Do not get me wrong on this count: personally, I quite believe that The Doors never really released even a single truly bad song prior to The Lizard King getting himself a beer. It's just that the best numbers on this record inadvertently create such an impossibly high standard that it is actually a wonder to me how they could have maintained that spirit on 80% of this record (and close to 100% of the next one). In fact, in terms of sequencing, it might have been a good idea to insert a slightly fluffier "breather" in between the horror heaviness of ʻBack Door Manʼ and the surreal creepiness of ʻEnd Of The Nightʼ - who knows? But the fact remains that the songs are a little uneven in quality, which is actually a bit strange, considering they should have been selecting the very best from their backlog for their planned grand entrance on the musical scene.
Minor quibbles aside, this is one of the greatest albums of 1967 and one of the greatest debut albums by a fresh artist - like I said, you can decode all of The Doors' influences fairly easy, and yet they still came out of nowhere, and represented their own Doors-only genre throughout the late Sixties and into the early Seventies. Two things matter here: the almost fanatical intensity of the music, putting to shame approximately 90% of the band's Californian competition - and the way it combines with the meticulously, almost Hitchcock-level suspense of the music, crafted collectively by all four musicians (and I didn't even have time to mention how much John Densmore's drumming, too, is an integral part of the whole... okay, some other time maybe). As for the ideology - the one that launched a thousand Goths - you don't really have to either take it or leave it. Even if Jim Morrison were a dedicated adept of The Church of The Flying Spaghetti Monster, and sang about marinara sauce instead of the endless of night, the album could still be great - in fact, some might probably voice the opinion that it would have been greater - but then it would be doubtful that Jim's bandmates could have matched that feeling with appropriately sensitive musical backing (on the other hand, they might have been Ween two decades before Ween...). Thus, if it is necessary to wiggle yourself into the role of the Prince of Darkness in order to set the stage for some of the darkest, most atmospheric and tense music ever made - count me in, and I'm even accepting the leather pants as a free bonus.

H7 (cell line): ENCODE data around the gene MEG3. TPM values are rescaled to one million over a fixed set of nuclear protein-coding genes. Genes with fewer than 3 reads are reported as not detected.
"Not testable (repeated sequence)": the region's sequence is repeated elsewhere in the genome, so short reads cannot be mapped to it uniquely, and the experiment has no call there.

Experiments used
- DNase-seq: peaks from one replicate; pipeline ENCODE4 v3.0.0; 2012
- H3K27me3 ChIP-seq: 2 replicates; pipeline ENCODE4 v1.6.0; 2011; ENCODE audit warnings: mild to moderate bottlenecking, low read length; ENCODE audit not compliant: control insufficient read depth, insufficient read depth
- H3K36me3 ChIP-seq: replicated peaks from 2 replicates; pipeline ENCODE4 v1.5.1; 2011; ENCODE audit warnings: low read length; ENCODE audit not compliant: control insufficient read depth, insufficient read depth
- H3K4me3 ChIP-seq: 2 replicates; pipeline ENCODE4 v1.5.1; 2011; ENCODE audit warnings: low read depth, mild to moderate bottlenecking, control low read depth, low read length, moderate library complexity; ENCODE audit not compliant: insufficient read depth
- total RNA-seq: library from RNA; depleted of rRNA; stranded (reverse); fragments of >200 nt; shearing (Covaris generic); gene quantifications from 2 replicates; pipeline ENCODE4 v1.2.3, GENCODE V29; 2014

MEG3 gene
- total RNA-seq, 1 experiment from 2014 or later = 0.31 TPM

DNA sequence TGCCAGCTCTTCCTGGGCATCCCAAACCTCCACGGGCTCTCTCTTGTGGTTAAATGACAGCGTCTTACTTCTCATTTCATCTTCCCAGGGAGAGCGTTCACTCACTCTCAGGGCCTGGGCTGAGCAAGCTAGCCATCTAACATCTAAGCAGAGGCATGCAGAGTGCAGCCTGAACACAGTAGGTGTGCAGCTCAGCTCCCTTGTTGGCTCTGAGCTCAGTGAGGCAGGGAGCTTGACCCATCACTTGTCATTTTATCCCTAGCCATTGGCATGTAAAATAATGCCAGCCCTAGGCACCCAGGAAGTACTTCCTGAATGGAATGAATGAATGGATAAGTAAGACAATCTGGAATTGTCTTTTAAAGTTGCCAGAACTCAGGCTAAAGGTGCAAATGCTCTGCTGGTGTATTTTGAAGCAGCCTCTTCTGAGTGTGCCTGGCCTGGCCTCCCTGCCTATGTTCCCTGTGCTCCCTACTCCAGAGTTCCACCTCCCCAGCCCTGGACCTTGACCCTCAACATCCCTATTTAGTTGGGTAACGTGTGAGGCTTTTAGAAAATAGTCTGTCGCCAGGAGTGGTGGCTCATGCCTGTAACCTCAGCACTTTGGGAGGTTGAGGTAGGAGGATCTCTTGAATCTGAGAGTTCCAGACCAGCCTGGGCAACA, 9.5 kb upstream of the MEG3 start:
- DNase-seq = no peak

|Melody||Voice||Mood||Production||Innovation/Influence||Where it belongs||RYM preference|
(May 08, 2016)